Instead of prosecuting the woman who ran over his dog, this man decided to prove that dogs aren't property.
It was a beautiful summer day in New York City until 73-year-old Yves-Claude Arbour's dog was run over by an oblivious motorist.
He was crossing Lafayette Street with his five-year-old Havanese, Sammie, when an antsy driver began to inch forward in anticipation of the light changing. Unfortunately she ran right over Sammie, and sped off as soon as the light turned green.
Luckily it was only Sammie's paw that made contact with the wheel, but Arbour rushed her to Blue Pearl Animal Hospital on 15th Street. He also called the police, but quickly faced the reality of the law when the police said they were unsure how to prosecute the woman.
In New York state, dogs are legally considered property, not sentient beings. The most someone can be charged for a first-time offense of leaving the scene after injuring an animal is $100, or $150 for a repeat offender -- less than a repeat littering offense.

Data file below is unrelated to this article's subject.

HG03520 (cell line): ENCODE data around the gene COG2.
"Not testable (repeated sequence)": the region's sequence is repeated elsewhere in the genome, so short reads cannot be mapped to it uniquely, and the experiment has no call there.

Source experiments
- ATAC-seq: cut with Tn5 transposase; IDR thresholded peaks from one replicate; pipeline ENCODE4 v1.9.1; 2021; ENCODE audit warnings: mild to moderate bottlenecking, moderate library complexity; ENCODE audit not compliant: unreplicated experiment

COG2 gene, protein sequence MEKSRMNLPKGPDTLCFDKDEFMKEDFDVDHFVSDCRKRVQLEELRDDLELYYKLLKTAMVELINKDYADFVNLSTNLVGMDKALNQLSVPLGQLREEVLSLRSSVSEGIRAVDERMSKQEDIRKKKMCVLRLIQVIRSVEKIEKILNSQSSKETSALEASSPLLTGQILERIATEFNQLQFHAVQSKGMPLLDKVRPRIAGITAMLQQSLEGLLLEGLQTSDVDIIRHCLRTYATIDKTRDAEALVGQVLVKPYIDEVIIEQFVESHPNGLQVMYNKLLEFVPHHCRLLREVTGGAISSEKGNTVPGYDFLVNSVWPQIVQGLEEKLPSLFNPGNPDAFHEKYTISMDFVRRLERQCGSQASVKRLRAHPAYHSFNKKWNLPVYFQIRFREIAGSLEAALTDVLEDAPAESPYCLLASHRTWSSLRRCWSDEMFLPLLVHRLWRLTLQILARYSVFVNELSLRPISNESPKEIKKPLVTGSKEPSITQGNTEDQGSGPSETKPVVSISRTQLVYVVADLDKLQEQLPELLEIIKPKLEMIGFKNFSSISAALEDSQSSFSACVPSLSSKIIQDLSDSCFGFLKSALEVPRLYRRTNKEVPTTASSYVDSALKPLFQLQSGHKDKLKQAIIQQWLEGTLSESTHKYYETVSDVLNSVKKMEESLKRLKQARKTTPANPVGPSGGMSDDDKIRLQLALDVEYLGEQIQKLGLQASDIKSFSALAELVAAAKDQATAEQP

Charles Mirisola, a Manhattan-based negligence attorney, runs into this problem often.
"Unfortunately, even though so many people now consider their dogs family members, under New York state law they are simply property,'' he said in an interview with the New York Post.
After learning this, Arbour decided not to go after the woman who had hit Sammie.
"I realized there was no real point in chasing the driver other than to confront her,'' he said. "If I took her to small claims court, they would only give me the value of replacing her, like replacing a toaster.''
Instead, he chose to form a nonprofit organization called Dogs Are Not Toasters (DANT), to combat the larger issue. In 2015, France and New Zealand changed their laws to recognize dogs as sentient beings, and an Oregon court did the same this past summer. Arbour is hoping New York will be next. He's started a petition, which already has nearly 500 signatures, and plans to launch a Kickstarter campaign to raise money to hire lobbyists and lawyers.
Four days in the hospital and $11,000 later, Sammie has recovered from her ordeal, but Arbour said this campaign reaches far beyond his own dog.
"If dogs were recognized as sentient beings, they would be protected from a number of modern day issues, such as puppy mills, grooming injuries or deaths, improper medical care, inhumane scientific studies, and vehicle hit-and-runs," Arbour said.
"This is not about Sammie. It's about changing the law.''